One of the questions we, as sales agents, often come across in advising designers is: “How edgy should (or can) my collection be?” Designers are creatures of the future. The very best possess a keen drive to show the world something new, something different. To tease. To provoke. To infatuate.
On the other side, buyers often say in our appointments: “This is too directional, this is too edgy, this is too forward for our clients” or the opposite: “I feel like I’ve seen this before, this has been done already, I have this in my store, this reminds me of … [fill in the blank]…”
Like most difficult questions in life, the secret to the “right” answer is: to achieve the right balance. And to remember to put yourself – even for just for a minute – in the place of your prospective buyer.
Though the fashion retail environment is now on the upswing in the US, buyers’ recent memories of leaner times keep them wanting to err on the safe side. For this reason, a lot of contemporary boutiques focus their buying on collections from tried-and-true brands. Think: Nicole Miller, Trina Turk, Alice & Olivia, etc.
Where’s the disconnect?
Big fashion houses sell us dreams through their elaborate runway shows and through their out-of-this-world styles, their visions of life and beauty that stir our imagination. Boutique buyers depend on those stories and look to them for inspiration. However, buyers still tend to select much more palatable interpretations of trends when they do their actual buying. Why?
Price point is one big consideration when it comes to buying, alongside the collection’s “edginess”. In general, buyers agree that more design means more retail dollars. So we might think that the more design per piece, the more appeal to retailers. But once the price starts creeping up beyond what a boutique’s usual clients are used to paying, retail sales drop off. This means that one of the most critical challenges for the emerging designer is to try and offer the best, and most competitive, ratio of design, edge, and price point. That’s the best way to win over buyers and ensure your pieces will have a solid sell-through, even for a brand that is unknown.
Of course, there are special cases. We like to call the light at end of this tunnel the “love” factor – when a buyer just falls in love with a dress or immediately sees it as being perfect for a specific customer, or occasion, or a story that she’s creating for the season. When that happens: the sky’s the limit! Then, all doors open and price point becomes much less of a factor.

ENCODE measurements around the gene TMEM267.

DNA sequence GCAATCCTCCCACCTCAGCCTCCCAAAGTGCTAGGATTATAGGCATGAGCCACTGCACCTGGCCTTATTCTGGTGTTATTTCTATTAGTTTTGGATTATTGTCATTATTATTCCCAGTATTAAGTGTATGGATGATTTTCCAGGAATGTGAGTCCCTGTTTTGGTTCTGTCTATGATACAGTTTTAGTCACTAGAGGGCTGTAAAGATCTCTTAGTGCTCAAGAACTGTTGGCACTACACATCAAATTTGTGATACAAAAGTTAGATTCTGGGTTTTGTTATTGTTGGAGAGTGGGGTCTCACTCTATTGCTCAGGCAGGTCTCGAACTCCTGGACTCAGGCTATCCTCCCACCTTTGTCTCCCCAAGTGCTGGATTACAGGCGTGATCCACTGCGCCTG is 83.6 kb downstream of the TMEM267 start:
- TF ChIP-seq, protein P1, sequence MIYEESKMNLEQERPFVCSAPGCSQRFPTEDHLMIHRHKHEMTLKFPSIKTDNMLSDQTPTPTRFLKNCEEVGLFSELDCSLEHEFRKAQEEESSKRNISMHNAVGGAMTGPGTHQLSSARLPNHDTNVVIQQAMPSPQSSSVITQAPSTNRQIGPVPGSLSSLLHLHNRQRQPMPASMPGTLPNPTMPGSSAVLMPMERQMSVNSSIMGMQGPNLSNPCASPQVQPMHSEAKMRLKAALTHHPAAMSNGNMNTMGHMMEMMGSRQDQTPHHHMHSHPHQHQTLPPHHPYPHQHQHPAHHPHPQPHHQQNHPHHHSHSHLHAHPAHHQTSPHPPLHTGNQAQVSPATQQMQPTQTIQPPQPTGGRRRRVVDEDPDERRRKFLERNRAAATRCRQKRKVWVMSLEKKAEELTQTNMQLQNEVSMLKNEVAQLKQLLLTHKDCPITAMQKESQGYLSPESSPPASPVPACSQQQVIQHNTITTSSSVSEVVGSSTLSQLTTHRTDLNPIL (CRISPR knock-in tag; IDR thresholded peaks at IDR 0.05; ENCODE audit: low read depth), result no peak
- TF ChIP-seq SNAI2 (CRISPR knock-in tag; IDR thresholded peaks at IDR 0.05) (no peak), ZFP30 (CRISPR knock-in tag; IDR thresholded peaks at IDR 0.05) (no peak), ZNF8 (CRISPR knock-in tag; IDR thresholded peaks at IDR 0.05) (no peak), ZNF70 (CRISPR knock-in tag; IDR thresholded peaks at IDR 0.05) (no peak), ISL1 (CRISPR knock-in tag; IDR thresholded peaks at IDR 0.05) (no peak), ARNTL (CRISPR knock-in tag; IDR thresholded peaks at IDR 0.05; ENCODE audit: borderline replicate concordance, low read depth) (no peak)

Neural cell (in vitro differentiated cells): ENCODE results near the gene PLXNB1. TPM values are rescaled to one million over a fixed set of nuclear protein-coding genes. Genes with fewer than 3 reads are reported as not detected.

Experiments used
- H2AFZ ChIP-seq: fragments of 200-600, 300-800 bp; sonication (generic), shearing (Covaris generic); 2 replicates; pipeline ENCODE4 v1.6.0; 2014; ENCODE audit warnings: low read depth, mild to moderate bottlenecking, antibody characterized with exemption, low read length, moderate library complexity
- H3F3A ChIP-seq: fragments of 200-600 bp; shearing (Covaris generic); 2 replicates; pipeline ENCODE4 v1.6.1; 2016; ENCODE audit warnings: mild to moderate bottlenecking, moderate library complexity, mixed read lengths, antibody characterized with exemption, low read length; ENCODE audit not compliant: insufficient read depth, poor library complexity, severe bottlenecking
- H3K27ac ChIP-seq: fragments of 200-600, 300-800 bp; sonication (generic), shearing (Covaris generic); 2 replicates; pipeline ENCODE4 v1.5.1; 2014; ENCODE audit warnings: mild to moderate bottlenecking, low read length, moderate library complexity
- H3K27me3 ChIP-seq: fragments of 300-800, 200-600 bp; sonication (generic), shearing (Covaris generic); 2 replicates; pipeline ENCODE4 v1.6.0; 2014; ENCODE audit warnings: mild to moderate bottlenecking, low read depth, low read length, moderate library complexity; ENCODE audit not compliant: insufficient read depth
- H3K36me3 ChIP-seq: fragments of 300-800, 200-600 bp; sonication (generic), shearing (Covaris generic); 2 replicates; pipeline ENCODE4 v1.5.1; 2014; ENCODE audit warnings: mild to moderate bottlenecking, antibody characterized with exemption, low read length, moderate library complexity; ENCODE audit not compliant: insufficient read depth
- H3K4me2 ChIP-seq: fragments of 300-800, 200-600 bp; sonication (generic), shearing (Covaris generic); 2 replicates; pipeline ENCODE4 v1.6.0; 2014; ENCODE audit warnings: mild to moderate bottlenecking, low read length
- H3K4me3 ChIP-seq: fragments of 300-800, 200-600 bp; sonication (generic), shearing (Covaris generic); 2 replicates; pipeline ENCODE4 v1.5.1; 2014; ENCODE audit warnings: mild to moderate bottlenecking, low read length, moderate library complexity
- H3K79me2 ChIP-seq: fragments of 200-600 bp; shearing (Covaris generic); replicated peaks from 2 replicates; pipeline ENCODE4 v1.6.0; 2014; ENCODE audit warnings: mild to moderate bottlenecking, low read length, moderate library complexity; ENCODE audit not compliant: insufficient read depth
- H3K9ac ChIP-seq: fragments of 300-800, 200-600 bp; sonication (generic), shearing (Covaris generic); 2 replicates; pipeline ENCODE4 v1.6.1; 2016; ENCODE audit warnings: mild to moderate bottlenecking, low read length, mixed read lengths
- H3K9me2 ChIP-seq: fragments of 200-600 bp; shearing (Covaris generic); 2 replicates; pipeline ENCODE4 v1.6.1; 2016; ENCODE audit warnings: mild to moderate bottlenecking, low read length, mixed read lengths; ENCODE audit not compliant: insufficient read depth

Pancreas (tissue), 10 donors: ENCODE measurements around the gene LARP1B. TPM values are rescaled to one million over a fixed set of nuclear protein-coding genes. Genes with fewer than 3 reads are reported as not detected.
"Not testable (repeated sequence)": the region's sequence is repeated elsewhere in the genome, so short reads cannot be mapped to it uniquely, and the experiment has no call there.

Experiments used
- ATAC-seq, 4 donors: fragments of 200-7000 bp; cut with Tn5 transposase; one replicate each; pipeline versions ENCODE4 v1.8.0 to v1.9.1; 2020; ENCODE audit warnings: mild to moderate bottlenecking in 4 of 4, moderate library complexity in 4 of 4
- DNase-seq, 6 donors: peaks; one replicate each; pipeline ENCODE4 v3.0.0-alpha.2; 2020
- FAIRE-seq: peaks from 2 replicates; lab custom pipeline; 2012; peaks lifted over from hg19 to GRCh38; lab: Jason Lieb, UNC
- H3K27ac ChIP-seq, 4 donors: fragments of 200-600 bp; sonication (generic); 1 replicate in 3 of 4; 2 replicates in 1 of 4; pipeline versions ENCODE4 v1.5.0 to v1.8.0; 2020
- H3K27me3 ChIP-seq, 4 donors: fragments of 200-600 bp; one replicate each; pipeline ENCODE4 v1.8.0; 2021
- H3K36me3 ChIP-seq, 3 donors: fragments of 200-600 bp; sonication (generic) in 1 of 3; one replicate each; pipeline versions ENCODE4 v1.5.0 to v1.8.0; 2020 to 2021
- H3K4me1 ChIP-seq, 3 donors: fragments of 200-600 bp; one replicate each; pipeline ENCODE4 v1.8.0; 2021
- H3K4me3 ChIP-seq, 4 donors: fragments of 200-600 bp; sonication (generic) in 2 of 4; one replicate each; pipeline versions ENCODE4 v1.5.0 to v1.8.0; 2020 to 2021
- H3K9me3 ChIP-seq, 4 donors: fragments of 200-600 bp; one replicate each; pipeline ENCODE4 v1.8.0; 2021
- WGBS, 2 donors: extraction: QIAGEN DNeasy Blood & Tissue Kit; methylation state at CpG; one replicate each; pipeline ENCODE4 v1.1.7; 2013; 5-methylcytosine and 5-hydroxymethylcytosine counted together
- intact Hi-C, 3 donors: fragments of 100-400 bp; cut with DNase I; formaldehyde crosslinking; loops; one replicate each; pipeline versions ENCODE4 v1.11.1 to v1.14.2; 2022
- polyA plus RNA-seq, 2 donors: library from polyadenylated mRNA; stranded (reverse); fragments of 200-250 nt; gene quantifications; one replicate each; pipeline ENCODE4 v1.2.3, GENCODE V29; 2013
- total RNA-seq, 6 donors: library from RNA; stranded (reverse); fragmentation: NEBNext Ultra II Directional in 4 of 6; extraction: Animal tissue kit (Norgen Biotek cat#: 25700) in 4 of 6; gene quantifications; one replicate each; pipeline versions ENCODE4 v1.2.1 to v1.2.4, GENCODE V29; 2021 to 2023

But, would we recommend the “love” factor strategy as the sustainable way to construct a collection for a new brand that is breaking into the market? In other words, should the designer include only pieces that evoke strong reactions?
We don’t think so.
The large majority of buyers shy away from those collections, not wishing to be “pioneers”. They’d rather wait until the collection is picked up by other boutiques to see how it performs, before they bet on it. This means that you are likely going to end up with a very narrow slice of the market that will place orders. With these small volumes, it can be extremely difficult for designers to produce and cover all overheads and earn a profit, even if the few items that sold were at very high price points.
In general, we believe the path to success for the emerging designer relies on a more analytical approach to merchandising and structuring their collections – both to show their ability to produce fashion-forward pieces, while tickling buyers’ imagination, and to offer buyers a solid core collection developed with a boutique’s customer in mind, offering competitive styles at competitive prices.
More on this in June.